By Randy Pausch Group Members: Chinmay Deshmukh Varun Chawla Atif Jamil Rohan Agarwal Pranjul Yadav Rohit Pande
Born: October 23, 1960 Baltimore, Maryland, USA Baltimore, Maryland Died: July 25, 2008 (aged 47) Chesapeake, Virginia Pancreatic cancer Chesapeake, Virginia Pancreatic cancer Citizenship: United States Fields: Computer science Computer science Institutions: Carnegie Mellon University University of Virginia
Professor Pausch was invited to deliver a speech as part of a “Last Lecture” series, in which professors are asked to talk about a topic that really matters to them, and to impart their wisdom as if it were the last lecture they would ever give. Ironically, a few weeks after being invited to deliver that lecture, Randy was told he had only three to six months to live.
The Last Lecture is a memoir, a celebration of life, and a testament to the power of childhood dreams. “These are the things I won’t get the chance to tell them over the next twenty years I’m trying to put myself in a bottle that will one day wash up on the beach for them.”
He describes his cancer as “an engineering problem.” “How to spend my very limited time” ◦ “The obvious part is being with, and taking care of, my family.” ◦ “The less obvious part is how to teach my children what I would have taught them over the next twenty years.” “If I were a painter, I would have painted for them. If I were a musician I would have composed music. But I am a lecturer. So I lectured.”
Randy almost didn’t go to Pittsburgh to deliver his last lecture. His wife Jai had wanted him to stay home with her and the kids. “An injured lion wants to know if he can still roar. Its about dignity and self-esteem, which isn’t quite the same as vanity.”
Randy’s dad always taught him that if there is an elephant in the room, introduce it. Randy decided to begin his talk in a specific way – showing his CT scans, introducing “the elephant in the room,” assuring everyone he’s not in denial, and doing push-ups. “In the audience’s laugher and surprised applause, it was almost as if I could hear everyone collectively exhaling their anxeity. It wasn’t just some dying man. It was just me. I could begin.”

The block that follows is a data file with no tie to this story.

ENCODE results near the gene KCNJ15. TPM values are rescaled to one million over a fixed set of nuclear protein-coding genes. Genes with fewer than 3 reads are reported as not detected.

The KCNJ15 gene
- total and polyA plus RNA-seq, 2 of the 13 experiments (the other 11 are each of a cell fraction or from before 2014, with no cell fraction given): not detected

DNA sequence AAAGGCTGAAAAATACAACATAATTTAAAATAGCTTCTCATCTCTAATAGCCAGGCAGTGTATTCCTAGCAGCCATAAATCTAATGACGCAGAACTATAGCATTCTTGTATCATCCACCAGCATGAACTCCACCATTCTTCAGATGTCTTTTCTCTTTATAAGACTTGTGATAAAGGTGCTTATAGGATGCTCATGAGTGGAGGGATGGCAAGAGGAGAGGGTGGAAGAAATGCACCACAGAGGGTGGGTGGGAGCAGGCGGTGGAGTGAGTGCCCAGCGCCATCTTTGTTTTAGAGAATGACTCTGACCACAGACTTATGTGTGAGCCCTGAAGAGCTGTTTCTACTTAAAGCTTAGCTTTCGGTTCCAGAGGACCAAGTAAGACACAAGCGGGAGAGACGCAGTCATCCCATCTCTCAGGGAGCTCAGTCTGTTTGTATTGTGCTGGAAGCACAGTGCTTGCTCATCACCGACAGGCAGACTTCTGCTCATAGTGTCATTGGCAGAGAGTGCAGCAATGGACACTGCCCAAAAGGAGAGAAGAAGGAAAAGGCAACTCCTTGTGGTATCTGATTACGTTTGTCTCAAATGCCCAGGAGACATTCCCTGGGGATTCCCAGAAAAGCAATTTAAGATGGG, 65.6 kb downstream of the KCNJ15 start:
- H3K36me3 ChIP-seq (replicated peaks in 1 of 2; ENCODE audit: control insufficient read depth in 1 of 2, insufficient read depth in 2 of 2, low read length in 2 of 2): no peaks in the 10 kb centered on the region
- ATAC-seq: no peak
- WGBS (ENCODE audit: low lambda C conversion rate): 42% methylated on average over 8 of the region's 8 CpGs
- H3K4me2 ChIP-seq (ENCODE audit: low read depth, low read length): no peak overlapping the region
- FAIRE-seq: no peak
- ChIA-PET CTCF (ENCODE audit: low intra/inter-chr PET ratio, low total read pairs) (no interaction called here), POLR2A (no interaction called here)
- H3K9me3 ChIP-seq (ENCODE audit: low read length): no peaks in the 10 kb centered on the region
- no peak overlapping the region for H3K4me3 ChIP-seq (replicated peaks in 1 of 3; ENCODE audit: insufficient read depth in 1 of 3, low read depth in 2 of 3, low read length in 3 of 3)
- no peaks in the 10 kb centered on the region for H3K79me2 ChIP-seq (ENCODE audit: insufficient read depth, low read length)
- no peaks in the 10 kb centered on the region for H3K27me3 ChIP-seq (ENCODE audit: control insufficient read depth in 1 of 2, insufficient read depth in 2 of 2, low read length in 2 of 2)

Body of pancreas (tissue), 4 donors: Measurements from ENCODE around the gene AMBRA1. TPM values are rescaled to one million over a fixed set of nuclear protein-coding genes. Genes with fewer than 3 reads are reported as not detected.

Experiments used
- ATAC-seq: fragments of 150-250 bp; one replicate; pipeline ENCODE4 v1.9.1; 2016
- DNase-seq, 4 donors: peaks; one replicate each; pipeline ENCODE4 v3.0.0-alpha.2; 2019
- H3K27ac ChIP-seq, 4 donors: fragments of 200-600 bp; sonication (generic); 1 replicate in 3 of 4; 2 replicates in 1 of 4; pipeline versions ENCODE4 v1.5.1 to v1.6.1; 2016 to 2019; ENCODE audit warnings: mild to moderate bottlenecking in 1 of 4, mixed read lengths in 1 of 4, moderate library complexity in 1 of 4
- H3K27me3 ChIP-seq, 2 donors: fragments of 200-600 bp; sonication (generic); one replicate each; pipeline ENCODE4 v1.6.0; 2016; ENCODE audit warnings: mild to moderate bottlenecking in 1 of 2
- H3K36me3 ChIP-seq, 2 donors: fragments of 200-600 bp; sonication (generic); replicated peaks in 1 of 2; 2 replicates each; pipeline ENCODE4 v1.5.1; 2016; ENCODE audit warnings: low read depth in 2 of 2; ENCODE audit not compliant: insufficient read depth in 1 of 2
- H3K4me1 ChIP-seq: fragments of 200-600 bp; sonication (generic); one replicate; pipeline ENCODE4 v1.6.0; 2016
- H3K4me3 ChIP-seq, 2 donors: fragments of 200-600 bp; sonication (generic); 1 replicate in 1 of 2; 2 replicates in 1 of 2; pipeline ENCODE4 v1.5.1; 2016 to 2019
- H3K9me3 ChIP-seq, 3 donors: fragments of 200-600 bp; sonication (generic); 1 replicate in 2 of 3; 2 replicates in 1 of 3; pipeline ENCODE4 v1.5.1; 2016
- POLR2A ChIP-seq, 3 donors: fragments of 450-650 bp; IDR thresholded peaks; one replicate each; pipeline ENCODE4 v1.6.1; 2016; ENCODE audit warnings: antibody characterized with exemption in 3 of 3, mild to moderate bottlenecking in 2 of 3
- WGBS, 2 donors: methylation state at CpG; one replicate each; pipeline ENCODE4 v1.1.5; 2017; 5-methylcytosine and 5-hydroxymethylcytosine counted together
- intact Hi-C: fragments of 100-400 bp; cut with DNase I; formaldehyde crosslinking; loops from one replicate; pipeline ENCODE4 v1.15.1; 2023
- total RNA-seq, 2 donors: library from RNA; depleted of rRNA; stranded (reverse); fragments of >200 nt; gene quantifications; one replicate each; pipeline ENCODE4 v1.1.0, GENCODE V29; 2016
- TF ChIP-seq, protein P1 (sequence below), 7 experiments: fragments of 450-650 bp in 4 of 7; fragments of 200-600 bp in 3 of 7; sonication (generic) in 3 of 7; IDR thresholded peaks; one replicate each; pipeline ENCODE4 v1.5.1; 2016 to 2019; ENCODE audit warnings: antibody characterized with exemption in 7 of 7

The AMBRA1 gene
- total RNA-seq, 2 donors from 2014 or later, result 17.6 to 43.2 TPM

Being in Zero Gravity Playing in the NFL (National Football League) Being a Disney Imagineer Authoring an article in the World Book Encyclopedia Being Captain Kirk Winning stuffed animals
The Vomit Comet, Johnson Space Center, Houston Student Project I called an official at NASA to ask for his fax number. “What are you going to fax us?” he said. I explained: my resignation as the faculty advisor and my application as the journalist
Dream: play in the NFL Coach Graham practice with no football fundamentals training Randy very hard “When you did something wrong but nobody saying anything to you anymore, that means they gave up to you”
“we have carefully reviewed your application and presently we do not have any positions available which require your particular qualifications.” Brick walls are there for a reason
Brick walls are there for a reason: They let us prove how badly we want things
Virtual Reality on Five Dollars a Day Aladdin attraction where you would fly a magic carpet Some brick walls are made of flesh
A simple one, being an author in the World Book Encyclopedia When Randy was a kid, he had the World Book Encyclopedia on the shelf. For the freshman like him, this was just a paper…
And after he had become somewhat of an authority on virtual reality, he was at the level of people the World Book would bother. They called him up and he wrote an article You can find his article under V for Virtual Reality
Finally all he has to say is that having been selected to be an author in the World Book Encyclopedia, he now believes that Wikipedia is a perfectly fine source for information because he knows what the quality control is for real encyclopedias.